Shell said an investigation into the spill is ongoing.
Production at the field, representing about 10% of Nigeria’s oil output, remains shut in.
Shell operates the field in partnership with Italy’s Eni, Exxon Mobil , France’s Total and the state-run Nigerian National Petroleum Corp.
‘Oil along Nigerian coast after spill’
Lagos – An environmental group said on Tuesday that an oil slick had approached Nigeria’s coastline after a major Shell spill last week, but the company insisted that its spill had been largely dispersed.
Nigerian group Environmental Rights Action, which closely monitors oil spills in the country, said oil was reported along the shoreline of fishing communities in Bayelsa state as well as Delta state.
The group said it sent monitors out after reports from fishermen. It said it suspected the oil had come from the Shell spill, but the claim could not be independently verified.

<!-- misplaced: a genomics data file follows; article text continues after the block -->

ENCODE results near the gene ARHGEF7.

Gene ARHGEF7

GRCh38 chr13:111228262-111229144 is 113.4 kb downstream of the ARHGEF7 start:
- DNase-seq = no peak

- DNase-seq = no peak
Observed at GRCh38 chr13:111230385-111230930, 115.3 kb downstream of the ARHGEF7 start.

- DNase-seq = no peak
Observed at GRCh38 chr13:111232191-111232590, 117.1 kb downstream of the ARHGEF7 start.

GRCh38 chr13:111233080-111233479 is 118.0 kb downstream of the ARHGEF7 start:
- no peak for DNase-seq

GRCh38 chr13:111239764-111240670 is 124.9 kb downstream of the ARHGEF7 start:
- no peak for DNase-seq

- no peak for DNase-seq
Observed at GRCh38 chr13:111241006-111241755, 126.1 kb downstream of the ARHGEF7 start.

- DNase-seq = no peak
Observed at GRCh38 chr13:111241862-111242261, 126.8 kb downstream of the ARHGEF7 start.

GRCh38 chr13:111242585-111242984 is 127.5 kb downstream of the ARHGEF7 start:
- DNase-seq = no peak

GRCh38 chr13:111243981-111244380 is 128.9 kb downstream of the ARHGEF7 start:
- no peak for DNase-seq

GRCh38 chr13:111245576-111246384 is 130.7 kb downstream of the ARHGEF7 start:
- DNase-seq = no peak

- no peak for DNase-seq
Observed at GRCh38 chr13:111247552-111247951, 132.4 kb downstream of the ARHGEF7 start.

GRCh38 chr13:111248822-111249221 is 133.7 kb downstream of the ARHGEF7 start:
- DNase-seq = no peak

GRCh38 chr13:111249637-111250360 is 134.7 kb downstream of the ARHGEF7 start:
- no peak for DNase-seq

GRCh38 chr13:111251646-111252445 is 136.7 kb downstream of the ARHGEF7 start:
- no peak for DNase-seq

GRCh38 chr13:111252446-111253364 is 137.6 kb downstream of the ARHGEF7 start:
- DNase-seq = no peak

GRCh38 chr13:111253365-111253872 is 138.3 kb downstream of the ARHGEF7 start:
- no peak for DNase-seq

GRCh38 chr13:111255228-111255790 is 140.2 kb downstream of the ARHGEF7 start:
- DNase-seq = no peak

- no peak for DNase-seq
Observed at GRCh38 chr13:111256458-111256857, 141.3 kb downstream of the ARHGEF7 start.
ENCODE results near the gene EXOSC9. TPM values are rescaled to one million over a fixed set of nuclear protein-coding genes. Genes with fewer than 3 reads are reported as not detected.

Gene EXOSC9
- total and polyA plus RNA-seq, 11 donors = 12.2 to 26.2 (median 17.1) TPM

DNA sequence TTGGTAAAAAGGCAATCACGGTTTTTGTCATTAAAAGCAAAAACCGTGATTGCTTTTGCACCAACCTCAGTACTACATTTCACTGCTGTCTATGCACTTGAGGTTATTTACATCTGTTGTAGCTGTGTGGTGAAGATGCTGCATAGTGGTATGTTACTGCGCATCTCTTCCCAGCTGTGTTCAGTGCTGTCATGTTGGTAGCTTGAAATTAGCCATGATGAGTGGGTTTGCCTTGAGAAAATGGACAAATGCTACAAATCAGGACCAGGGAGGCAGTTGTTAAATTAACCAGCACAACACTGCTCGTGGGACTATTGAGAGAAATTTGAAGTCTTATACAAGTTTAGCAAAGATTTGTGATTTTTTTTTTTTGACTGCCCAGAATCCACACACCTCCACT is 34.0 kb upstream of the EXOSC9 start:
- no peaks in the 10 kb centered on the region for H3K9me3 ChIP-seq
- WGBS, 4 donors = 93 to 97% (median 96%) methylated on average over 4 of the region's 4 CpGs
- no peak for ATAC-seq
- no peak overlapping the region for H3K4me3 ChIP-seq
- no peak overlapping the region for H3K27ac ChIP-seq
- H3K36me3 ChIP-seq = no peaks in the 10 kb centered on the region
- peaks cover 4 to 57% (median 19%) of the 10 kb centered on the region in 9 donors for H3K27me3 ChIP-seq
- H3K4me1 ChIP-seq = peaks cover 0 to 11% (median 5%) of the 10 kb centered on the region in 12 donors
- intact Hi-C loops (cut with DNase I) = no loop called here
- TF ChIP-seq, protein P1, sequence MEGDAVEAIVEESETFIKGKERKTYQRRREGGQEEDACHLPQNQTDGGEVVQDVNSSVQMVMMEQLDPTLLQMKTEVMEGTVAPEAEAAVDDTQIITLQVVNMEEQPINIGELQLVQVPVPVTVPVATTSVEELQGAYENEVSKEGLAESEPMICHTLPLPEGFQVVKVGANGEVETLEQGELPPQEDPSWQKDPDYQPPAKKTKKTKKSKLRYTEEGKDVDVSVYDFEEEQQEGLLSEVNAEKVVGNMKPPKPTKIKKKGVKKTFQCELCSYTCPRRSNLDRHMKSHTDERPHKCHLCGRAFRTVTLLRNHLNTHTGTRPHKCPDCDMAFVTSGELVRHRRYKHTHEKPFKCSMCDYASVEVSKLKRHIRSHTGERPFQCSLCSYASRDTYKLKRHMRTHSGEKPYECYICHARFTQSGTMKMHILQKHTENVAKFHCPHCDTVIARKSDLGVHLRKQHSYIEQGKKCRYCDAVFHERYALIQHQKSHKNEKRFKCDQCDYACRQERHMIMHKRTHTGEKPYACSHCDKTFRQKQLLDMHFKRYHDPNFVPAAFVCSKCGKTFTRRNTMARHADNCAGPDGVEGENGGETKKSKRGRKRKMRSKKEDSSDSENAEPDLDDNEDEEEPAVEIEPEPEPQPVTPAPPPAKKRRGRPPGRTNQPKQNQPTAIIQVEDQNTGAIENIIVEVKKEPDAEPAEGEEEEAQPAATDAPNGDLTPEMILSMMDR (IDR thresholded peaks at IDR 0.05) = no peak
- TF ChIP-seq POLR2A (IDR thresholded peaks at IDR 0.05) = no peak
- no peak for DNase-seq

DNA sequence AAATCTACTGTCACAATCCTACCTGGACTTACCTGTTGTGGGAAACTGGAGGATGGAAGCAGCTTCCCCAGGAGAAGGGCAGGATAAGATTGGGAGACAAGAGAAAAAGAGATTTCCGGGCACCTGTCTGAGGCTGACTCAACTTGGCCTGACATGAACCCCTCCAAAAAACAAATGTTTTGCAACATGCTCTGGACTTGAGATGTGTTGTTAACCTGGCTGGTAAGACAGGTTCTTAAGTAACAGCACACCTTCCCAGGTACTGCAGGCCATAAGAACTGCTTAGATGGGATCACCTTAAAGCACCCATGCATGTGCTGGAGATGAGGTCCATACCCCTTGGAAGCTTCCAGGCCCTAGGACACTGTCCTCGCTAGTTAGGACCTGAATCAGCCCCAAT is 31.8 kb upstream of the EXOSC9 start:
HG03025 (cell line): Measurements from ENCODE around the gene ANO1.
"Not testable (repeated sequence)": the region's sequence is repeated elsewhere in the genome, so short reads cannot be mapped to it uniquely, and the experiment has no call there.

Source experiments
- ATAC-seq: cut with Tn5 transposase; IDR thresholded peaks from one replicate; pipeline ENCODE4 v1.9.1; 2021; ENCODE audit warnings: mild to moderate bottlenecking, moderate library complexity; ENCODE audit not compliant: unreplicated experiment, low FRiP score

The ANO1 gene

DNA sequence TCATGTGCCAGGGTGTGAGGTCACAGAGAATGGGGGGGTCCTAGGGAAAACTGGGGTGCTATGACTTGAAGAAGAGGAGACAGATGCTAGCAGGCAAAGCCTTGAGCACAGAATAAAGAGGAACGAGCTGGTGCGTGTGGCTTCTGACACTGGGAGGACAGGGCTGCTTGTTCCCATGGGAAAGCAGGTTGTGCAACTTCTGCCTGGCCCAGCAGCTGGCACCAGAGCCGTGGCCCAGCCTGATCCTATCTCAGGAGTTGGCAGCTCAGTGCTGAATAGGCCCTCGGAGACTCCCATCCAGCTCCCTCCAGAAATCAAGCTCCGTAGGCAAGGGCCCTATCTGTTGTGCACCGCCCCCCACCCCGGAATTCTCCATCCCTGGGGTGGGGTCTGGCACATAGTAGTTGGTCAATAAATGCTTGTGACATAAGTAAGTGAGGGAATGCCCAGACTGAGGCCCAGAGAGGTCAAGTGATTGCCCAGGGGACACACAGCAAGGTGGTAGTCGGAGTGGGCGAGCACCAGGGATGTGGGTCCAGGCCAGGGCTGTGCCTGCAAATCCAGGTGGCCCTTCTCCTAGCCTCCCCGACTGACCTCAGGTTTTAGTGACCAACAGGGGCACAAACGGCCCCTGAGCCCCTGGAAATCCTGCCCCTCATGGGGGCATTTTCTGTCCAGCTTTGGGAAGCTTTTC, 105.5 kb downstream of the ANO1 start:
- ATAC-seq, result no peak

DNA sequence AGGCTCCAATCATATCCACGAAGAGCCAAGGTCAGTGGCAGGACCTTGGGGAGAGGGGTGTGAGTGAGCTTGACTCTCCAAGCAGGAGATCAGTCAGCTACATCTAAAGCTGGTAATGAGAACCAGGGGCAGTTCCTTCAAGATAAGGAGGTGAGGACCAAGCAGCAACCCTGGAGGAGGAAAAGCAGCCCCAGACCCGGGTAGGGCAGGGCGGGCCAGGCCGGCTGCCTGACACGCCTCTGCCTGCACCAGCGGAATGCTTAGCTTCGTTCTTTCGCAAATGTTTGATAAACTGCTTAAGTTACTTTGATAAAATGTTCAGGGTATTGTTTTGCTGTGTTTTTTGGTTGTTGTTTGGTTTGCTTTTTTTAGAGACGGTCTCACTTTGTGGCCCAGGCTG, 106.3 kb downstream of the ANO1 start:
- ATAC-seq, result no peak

“In the course of the visit, spreading slick was sighted close to the coastline of Odioama and along St. Nicholas,” it said in a report that included photos of streaks of what appeared to be oil just off the coastline.
“The footprint comes from the ocean,” the group’s head Nnimmo Bassey told AFP. “We suspect it is from Bonga.”
Shell has said the spill from its offshore Bonga field, which it became aware of on December 20, amounted to less than 40 000 barrels and that it had been “largely dispersed.”
Five vessels and two aircraft had been deployed to spread chemical dispersants.
A Shell spokesperson in Nigeria told AFP that “if there was any more spill found on the coastline, it must have come from a third party”.
“We found a third-party spill and we have told our team on the ground to clean it. If there is still a spill on the shoreline, it is a third-party spill,” Precious Okolobo said.
Bonga, which has a capacity of 200,000 barrels per day, is located some 120 kilometres off Nigeria, Africa’s largest oil producer and an OPEC member. Production has halted at the field.
The company said the source of the leak was a flexible line linking a production vessel to a tanker.
It was Nigeria’s worst offshore spill since a 1998 Mobil incident, officials said, though onshore leaks have been estimated at levels far worse since that time in the oil-producing Niger Delta.
Environmental group SkyTruth, using satellite imagery from December 21 it published on its website, estimated the slick had been 70km long and 17km wide at its widest.
It said it had covered 923 square kilometres of ocean.